“Whoever eats my flesh and drinks my blood remains in me, and I in them.” (John 6:56)
Judas’ betrayal of Jesus seems to be directly related to his rejection of the Eucharistic doctrine preached by Jesus as set forth in the sixth chapter of John’s Gospel. Repeatedly in that “Bread of Life Discourse” preached at the synagogue in Capernaum, Jesus made the amazing claim that his body and blood were true food and drink, saying “my flesh is real food and my blood is real drink” and that “if you do not eat the flesh of the Son of man and drink his blood, you have no life in you” (see verses 6:26 through 6:71).
After preaching this challenging lesson on the Eucharist, the Gospel text specifically states that many of Jesus’ followers became disillusioned and left him. The text says:
Many of his disciples, when they heard it, said, “This is a hard saying; who can listen to it?” (John 6: 60)
After this many of his disciples drew back and no longer went about with him (John 6:66)
It is somewhat chilling (although most likely only coincidental) that the very verse where many of Jesus’ followers left Him, secondary to Jesus’ sermon on the Eucharist, is John 6:66.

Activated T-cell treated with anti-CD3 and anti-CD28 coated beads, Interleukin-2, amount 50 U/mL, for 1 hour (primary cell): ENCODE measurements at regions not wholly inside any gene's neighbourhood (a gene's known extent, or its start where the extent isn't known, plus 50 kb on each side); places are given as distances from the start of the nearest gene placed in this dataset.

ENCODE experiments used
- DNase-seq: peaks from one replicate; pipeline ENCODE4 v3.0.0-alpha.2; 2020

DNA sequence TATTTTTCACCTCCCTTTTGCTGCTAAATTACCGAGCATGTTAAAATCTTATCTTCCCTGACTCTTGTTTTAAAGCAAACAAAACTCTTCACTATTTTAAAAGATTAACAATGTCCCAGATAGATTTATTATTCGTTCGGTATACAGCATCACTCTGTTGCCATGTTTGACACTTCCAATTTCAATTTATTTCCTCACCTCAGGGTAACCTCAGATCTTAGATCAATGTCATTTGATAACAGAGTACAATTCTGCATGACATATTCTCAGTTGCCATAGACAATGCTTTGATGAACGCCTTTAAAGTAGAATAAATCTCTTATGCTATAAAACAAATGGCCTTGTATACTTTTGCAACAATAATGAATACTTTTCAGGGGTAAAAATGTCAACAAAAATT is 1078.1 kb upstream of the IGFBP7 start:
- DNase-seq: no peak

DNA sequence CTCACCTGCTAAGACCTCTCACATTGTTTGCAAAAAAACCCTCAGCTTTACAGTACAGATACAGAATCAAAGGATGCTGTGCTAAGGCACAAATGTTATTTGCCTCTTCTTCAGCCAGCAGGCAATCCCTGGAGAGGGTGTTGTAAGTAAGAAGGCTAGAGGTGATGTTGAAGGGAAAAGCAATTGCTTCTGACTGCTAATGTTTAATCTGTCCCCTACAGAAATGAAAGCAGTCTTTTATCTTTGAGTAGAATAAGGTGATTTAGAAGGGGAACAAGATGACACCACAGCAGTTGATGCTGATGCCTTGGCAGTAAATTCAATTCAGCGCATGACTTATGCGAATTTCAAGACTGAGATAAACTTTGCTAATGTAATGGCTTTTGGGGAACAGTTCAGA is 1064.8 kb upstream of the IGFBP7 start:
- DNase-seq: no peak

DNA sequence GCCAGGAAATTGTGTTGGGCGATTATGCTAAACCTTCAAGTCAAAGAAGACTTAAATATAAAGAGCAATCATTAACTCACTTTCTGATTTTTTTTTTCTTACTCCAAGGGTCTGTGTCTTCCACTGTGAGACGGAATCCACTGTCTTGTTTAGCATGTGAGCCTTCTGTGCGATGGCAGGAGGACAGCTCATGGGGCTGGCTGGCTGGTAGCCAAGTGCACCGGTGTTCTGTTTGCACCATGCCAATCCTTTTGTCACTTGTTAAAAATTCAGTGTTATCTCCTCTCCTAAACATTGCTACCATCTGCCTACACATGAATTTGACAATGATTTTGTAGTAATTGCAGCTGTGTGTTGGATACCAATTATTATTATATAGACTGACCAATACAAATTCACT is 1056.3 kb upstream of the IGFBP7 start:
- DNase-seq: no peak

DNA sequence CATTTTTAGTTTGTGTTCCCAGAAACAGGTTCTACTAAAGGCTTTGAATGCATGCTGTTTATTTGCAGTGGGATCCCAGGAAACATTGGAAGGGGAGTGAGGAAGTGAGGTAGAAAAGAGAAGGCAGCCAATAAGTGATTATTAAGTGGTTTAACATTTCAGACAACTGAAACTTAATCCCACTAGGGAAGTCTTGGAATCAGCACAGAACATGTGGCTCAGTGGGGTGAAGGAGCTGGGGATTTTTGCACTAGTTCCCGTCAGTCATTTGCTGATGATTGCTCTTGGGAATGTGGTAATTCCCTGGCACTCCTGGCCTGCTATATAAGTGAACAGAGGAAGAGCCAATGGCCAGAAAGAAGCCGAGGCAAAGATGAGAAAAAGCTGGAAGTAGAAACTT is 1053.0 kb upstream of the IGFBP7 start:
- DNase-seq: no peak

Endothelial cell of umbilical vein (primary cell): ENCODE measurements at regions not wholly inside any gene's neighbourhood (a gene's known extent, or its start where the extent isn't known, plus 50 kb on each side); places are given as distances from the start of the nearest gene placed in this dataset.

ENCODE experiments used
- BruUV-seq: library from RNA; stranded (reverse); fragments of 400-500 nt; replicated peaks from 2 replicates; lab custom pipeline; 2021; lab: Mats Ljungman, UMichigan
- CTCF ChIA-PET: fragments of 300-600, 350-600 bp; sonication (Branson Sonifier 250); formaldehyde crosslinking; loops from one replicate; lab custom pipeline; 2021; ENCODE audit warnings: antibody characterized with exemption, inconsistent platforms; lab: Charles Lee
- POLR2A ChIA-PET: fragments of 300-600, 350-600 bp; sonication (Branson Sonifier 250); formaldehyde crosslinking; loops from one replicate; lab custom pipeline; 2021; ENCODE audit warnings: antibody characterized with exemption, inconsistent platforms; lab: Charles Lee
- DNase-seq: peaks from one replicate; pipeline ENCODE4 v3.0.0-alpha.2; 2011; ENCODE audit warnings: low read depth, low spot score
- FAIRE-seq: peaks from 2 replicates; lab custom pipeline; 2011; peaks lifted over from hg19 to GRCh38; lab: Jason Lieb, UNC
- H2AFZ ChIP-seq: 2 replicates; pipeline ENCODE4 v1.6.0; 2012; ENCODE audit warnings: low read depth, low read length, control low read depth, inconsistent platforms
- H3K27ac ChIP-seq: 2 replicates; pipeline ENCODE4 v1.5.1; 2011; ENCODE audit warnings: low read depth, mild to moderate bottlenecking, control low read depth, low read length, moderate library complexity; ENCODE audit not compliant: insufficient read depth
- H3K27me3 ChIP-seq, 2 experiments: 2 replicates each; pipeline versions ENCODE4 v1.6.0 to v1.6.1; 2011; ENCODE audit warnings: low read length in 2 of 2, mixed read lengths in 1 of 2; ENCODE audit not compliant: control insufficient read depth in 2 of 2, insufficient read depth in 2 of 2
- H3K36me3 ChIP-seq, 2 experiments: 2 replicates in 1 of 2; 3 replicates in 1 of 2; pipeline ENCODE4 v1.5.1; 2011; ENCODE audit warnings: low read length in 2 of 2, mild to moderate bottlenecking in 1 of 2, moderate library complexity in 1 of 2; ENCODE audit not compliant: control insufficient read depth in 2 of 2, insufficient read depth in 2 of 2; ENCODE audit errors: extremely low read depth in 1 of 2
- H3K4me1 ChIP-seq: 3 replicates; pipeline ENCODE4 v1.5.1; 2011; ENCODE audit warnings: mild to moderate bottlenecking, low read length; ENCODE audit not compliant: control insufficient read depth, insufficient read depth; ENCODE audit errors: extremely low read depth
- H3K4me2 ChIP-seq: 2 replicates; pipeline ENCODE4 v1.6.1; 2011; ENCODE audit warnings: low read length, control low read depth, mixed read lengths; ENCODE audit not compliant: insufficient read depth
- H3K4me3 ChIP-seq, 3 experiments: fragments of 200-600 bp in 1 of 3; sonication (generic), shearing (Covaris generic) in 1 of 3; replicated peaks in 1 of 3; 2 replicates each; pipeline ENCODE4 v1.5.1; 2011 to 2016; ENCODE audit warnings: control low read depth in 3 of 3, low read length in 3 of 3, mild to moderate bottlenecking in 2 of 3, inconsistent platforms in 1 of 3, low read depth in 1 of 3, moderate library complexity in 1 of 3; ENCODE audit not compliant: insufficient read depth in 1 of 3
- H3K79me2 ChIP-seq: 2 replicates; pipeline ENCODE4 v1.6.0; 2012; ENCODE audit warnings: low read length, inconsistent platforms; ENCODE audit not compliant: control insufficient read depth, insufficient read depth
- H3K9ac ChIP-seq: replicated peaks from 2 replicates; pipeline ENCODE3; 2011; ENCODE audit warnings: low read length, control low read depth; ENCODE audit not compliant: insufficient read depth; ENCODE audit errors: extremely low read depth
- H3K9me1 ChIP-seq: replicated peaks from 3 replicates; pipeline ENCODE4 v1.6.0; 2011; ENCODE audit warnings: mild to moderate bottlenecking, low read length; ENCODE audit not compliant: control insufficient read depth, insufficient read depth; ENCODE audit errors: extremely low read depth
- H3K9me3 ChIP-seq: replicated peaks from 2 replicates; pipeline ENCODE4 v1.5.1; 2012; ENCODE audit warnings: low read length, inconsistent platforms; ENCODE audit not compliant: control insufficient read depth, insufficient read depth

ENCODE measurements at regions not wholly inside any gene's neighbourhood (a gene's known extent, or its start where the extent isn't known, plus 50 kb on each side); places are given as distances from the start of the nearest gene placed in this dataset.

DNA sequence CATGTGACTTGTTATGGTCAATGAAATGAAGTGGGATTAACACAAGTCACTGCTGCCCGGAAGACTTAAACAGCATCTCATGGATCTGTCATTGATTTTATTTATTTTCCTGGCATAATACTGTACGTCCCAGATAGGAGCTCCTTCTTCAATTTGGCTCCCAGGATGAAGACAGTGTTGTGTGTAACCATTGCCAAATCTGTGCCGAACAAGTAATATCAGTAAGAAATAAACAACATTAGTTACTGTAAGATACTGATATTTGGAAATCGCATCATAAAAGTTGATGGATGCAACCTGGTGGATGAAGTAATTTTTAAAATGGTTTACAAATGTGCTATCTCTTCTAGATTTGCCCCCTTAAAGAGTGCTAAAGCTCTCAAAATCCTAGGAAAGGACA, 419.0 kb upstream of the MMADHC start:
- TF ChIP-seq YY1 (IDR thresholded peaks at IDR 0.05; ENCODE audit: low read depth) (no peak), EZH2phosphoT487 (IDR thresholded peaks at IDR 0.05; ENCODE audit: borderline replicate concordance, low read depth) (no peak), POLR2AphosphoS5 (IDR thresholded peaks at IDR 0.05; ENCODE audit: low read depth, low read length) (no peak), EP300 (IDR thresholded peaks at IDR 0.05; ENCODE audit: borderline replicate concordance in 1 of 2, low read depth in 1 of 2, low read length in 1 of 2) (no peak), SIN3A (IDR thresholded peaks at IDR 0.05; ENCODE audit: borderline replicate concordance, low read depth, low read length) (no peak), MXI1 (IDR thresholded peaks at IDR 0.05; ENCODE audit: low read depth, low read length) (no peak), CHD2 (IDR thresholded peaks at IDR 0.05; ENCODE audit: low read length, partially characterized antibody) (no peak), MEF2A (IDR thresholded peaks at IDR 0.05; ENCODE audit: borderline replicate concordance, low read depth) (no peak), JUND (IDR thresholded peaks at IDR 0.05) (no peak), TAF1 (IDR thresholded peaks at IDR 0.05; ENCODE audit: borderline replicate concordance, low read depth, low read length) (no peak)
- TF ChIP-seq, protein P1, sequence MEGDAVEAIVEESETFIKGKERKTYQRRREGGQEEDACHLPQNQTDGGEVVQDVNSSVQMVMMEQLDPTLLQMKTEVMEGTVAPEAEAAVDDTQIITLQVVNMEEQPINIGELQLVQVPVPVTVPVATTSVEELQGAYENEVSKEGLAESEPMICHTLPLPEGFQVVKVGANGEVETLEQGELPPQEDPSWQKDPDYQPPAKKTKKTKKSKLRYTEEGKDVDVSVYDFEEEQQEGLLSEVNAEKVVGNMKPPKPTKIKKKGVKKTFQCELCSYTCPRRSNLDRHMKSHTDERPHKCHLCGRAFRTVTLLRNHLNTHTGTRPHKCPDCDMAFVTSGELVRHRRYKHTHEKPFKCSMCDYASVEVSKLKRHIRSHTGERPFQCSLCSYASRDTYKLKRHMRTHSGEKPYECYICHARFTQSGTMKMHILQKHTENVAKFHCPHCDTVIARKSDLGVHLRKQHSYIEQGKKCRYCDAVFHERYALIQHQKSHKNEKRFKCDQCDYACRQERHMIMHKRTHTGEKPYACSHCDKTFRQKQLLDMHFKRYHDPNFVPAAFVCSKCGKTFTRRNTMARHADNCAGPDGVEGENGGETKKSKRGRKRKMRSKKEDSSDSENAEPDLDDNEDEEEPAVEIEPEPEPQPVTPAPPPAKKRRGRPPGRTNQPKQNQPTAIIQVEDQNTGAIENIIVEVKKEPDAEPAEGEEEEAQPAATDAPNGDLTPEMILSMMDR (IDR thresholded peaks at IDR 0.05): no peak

It is not coincidental, however, that at that moment when so many of Jesus’ followers were leaving him because of his teaching on the Eucharist, Jesus mentions Judas’ own unbelief, stating:
“But there are some of you that do not believe.” For Jesus knew from the first who those were that did not believe, and who it was that would betray him (John 6:64)
Jesus said to the twelve, “Do you also wish to go away?” Simon Peter answered him, “Lord, to whom shall we go? You have the words of eternal life; and we have believed, and have come to know, that you are the Holy One of God.” Jesus answered them, “Did I not choose you, the twelve, and one of you is a devil?” He spoke of Judas the son of Simon Iscariot, for he, one of the twelve, was to betray him (John 6: 68-71)
John 6 foreshadows Judas’ ultimate betrayal of Jesus which began on Holy Thursday, the very day Jesus instituted the Eucharist as the “new covenant in my blood” (Luke 22:20). We Catholics have the unbelievable privilege of truly receiving the body and blood of Jesus at Holy Mass. And even though we may hear an echo of John 6:60 (“This is a hard saying; who can listen to it”) from voices not in harmony with the Church on this critical teaching concerning the real presence (Body, Blood, Soul and Divinity) of Jesus in the Eucharist, we must cling to this teaching of Jesus like Peter did when the Lord asked him if he also wanted to leave the Lord over this doctrine, saying, like Peter, “Lord, to whom shall we go? You have the message of eternal life” (John 6:68).
Tom Mulcahy, M.A.